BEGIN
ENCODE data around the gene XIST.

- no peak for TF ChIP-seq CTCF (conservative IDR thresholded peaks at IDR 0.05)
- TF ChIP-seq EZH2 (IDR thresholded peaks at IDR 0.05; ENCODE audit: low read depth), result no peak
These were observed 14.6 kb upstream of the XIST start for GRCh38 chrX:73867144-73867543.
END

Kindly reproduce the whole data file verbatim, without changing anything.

ENCODE data around the gene XIST.

- no peak for TF ChIP-seq CTCF (conservative IDR thresholded peaks at IDR 0.05)
- TF ChIP-seq EZH2 (IDR thresholded peaks at IDR 0.05; ENCODE audit: low read depth), result no peak
These were observed 14.6 kb upstream of the XIST start for GRCh38 chrX:73867144-73867543.